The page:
Supplementary Material for: Risk Factors Associated with Left-Sided Cardiac Valve Calcification: A Case Control Study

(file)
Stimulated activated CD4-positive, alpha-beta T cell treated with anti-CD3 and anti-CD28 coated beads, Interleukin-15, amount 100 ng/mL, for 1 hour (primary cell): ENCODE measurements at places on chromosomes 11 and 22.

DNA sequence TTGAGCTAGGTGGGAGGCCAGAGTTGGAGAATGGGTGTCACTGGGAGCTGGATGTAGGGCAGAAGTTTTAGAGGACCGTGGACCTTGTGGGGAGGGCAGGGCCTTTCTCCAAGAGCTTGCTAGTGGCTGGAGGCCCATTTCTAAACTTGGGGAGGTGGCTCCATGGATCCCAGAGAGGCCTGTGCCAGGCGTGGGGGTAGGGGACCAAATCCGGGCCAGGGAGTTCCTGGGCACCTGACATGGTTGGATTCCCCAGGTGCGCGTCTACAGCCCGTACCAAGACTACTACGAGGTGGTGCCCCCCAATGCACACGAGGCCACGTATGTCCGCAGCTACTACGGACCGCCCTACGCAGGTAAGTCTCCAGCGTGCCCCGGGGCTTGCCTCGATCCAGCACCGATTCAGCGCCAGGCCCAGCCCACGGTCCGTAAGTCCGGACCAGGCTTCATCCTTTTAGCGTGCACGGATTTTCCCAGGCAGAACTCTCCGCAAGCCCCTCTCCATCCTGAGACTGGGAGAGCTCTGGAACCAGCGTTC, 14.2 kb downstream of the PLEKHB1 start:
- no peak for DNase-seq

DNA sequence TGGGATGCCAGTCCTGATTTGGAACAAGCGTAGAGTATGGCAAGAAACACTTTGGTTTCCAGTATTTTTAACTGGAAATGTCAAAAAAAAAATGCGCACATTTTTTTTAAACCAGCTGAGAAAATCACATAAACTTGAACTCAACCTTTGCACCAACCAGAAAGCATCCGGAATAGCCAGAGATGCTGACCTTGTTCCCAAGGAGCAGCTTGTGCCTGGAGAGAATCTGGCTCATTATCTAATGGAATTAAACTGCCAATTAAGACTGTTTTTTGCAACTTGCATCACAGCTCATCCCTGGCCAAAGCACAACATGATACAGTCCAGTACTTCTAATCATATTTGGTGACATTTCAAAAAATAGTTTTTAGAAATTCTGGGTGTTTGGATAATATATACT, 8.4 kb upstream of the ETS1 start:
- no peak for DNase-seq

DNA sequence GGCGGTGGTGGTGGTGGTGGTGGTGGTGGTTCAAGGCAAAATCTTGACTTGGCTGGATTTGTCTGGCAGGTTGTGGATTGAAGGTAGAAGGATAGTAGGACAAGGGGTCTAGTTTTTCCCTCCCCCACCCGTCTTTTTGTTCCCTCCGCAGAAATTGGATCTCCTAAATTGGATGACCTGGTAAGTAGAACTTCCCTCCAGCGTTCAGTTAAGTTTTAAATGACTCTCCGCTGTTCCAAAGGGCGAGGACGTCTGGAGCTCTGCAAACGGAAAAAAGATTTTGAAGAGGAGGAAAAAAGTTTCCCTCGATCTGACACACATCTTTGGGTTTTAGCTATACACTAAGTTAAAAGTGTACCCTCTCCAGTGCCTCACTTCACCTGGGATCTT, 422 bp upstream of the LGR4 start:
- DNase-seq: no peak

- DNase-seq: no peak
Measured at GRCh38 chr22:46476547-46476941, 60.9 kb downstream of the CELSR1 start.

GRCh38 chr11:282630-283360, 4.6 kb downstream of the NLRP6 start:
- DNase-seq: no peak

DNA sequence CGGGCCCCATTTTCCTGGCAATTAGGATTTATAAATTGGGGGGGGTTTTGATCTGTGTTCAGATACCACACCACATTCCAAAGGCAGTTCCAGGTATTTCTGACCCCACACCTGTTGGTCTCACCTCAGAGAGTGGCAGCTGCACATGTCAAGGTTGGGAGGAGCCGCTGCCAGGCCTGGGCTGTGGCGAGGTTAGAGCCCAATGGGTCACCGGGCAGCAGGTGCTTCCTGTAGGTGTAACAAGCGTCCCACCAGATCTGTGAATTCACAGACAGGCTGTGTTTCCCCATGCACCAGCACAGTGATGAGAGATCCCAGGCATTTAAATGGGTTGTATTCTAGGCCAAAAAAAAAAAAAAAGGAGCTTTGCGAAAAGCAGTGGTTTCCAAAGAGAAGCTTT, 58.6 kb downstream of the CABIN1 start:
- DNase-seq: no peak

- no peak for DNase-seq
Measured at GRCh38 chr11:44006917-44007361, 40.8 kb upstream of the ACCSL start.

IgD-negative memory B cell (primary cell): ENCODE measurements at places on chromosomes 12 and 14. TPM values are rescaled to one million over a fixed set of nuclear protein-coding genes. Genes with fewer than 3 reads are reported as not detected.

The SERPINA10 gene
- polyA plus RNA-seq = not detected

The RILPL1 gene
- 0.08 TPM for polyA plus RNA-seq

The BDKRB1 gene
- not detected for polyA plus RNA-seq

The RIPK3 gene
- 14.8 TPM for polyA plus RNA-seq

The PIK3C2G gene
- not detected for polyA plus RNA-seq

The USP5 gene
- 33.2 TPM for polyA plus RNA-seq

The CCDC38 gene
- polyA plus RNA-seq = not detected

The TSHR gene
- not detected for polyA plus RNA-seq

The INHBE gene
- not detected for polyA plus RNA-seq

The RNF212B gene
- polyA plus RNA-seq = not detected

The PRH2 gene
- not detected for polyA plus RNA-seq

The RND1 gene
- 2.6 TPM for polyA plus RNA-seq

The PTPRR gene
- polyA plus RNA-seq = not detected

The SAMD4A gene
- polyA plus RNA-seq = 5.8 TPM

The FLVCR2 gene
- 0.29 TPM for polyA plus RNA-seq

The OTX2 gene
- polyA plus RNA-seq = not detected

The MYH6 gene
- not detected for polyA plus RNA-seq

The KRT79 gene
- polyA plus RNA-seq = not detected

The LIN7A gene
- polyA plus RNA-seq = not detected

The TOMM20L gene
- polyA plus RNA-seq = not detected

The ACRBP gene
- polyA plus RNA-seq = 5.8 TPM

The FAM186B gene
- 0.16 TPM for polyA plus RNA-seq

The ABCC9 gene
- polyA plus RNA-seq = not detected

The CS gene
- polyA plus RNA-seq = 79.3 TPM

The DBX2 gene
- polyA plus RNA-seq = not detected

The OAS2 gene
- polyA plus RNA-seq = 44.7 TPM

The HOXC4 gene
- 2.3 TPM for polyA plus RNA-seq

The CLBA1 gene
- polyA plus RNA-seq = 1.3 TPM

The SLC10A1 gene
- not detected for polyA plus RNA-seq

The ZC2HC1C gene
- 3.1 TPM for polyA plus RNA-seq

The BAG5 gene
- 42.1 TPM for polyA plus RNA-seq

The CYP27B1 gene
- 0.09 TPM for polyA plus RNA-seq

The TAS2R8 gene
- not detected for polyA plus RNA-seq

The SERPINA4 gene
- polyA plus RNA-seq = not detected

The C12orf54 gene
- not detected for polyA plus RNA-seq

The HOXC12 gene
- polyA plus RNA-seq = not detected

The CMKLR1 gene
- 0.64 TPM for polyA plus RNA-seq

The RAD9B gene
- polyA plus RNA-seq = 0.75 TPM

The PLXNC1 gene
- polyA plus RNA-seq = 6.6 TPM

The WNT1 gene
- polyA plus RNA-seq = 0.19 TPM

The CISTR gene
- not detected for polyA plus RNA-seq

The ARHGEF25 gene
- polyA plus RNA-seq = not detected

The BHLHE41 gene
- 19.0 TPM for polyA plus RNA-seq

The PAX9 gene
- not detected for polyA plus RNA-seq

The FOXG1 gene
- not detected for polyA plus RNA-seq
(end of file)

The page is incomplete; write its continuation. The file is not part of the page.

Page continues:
<b><i>Objectives:</i></b> To identify risk factors associated with cardiac valve calcification that is easily detectable through routine blood tests in patients who received valve replacement therapy. <b><i>Methods:</i></b> Four hundred patients with valvular heart disease who underwent valve replacement surgery between December 2009 and January 2013 were enrolled in this study. Of these, 77 had valve calcification; the other 323 did not. Multivariate logistic regression analysis was used to assess for risk factors associated with valve calcification. <b><i>Results:</i></b> In our study population, rheumatic valve lesions were the most common reason for valve replacement. Degenerative nonstenotic valve lesion was a protective factor and degenerative stenotic valve lesion was a strong risk factor for valve calcification. Serum levels of gamma-glutamyl transferase (GGT) of between 30 and 46 IU/l and >90 IU/l and total bilirubin (TBIL) of between 15 and 20 μmol/l were positively correlated with valve calcification. Meanwhile, serum calcium (Ca<sup>2+</sup>) levels of between 2.3 and 2.4 mmol/l were negatively correlated with rheumatic valve calcification. <b><i>Conclusions:</i></b> Degenerative stenotic lesion is a risk factor and degenerative nonstenotic lesion a protective factor for cardiac valve calcification. Serum GGT and TBIL levels are positively correlated and serum Ca<sup>2+</sup> levels negatively correlated with rheumatic cardiac valve calcification.